There is a significant danger threatening all of these advances. Yes, I'm talking about that old Libertarian canard of government regulation and, even more importantly, the temptation to have the government "pick the winner" in each area. This is dangerous not only because it violates basic freedoms, but also because the picking is done based on the current knowledge and "state of the art" — and I am assuming the sincerely best intentions of everyone involved — and suppresses "disruptive" innovation.

For example, when FDR granted AT&T its monopoly to advance the fine-sounding goal of connecting every American to the phone network, the company was happy to run wires to each house — billing the taxpayers for it. Facing no competition, they did not have to consider wireless telephony... No, I'm not talking about mobile phones of today — or even of the nineties. But the "last mile" problem in remote locales could have been solved by stationary cellular phones in houses with the 1940-ies levels of technology (fixed large antennas, no need for batteries).

Similarly, had we not been forced to dump quite so many billions every year into maintaining surface roads and highways, maybe, the personal flying vehicles would've been here already — while, in the mean time, the intercity traffic (of both people and goods) would've been handled by the rail-roads much more than it is today.

Comment Re:And so it starts... (Score 1) 85

I am certain that in such a society, the biological urge to reproduce might have to be genetically eradicated.

Come, come, humanity, probably, already has some such mechanisms built in. For example, many more boys are born during war-time. Also, a better-off society has lower fertility rate, than a poor one — that is, the "need" for new people affects fertility rates.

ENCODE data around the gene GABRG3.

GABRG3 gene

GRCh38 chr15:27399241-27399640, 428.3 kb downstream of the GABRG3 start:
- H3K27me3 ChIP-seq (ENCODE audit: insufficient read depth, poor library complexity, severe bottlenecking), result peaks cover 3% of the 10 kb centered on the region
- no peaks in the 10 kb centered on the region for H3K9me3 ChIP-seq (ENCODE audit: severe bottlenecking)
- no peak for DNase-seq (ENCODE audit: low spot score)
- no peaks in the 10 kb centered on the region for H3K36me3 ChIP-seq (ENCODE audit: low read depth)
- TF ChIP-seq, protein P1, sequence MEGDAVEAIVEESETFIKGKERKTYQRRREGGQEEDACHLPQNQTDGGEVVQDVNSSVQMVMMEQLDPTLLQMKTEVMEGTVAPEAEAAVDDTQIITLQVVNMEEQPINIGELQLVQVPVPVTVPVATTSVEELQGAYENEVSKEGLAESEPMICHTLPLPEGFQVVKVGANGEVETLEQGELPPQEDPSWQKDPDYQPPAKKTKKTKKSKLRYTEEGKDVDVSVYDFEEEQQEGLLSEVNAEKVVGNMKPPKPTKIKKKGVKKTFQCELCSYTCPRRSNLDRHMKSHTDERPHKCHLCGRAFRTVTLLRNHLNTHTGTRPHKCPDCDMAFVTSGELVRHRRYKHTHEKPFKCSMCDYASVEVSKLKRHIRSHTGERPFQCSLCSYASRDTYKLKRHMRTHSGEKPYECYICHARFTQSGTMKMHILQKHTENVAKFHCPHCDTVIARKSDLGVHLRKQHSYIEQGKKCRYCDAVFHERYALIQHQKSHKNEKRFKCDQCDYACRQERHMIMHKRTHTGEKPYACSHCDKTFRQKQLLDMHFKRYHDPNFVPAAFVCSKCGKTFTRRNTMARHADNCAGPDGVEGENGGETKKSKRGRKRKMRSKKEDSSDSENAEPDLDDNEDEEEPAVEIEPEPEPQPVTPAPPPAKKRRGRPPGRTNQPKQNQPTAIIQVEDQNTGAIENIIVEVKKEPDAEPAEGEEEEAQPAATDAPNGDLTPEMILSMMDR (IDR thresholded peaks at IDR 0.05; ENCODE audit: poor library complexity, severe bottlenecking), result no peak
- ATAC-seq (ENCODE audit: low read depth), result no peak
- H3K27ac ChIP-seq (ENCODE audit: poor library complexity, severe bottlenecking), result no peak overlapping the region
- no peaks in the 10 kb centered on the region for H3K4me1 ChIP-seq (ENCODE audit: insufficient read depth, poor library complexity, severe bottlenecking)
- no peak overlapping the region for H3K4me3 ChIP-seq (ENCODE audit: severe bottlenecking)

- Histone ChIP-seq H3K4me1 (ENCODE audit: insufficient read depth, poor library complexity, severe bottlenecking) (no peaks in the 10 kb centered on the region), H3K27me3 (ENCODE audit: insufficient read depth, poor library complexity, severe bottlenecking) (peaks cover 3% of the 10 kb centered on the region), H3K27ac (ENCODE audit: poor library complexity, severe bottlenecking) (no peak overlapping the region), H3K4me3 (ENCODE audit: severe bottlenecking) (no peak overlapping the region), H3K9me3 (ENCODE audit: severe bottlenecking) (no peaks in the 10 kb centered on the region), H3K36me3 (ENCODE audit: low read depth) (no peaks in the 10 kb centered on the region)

On the other hand, the planet remains largely unsettled — vast expanses of Siberia, Canada, Alaska, American Midwest, Australian Outback, the deserts (think Sahara) and the entire continent of Antarctica all require relatively minor improvements to become "prime" real estate. Plus the ocean floor — if we are replacing human bodies, we can make some fine improvements...

And then come other planets — there is plenty of room for humanity to grow even with the current fertility rates.

Can't do that, if a person's education takes a comparable amount of time as the period during which it can actually be used productively...

Time dilation?

I don't think, you understood my complaint... Today it takes a person 15-20 years to become reasonably well-educated. He can then use this education for another 30-40 years before retiring due to infirmities. Not only his education, but also his valuable experience all die with him... If we could turn those 30-40 years into even mere 60-80, we'd increase the efficiency of humanity tremendously — thus greatly speeding up the rate of scientific advances and quality-of-life improvements. But, if we could go to infinite, we'd become unstoppable...

Comment Re:And so it starts... (Score 1) 85

The desire to somehow be alive forever is the 21st century version of religion, the electronic version of "the immortal soul"

I sense your vague disapproval... But consider, how "unnatural" it is for humans to live beyond 40 — which the already existing improvements in medicine, diet, work, government are giving us.

Why can't future improvements extend the lifespan further? If one can have a new heart or kidney implanted already, why not the entire body some time in the (near) future? We have a galaxy to populate — and not just one. Can't do that, if a person's education takes a comparable amount of time as the period during which it can actually be used productively...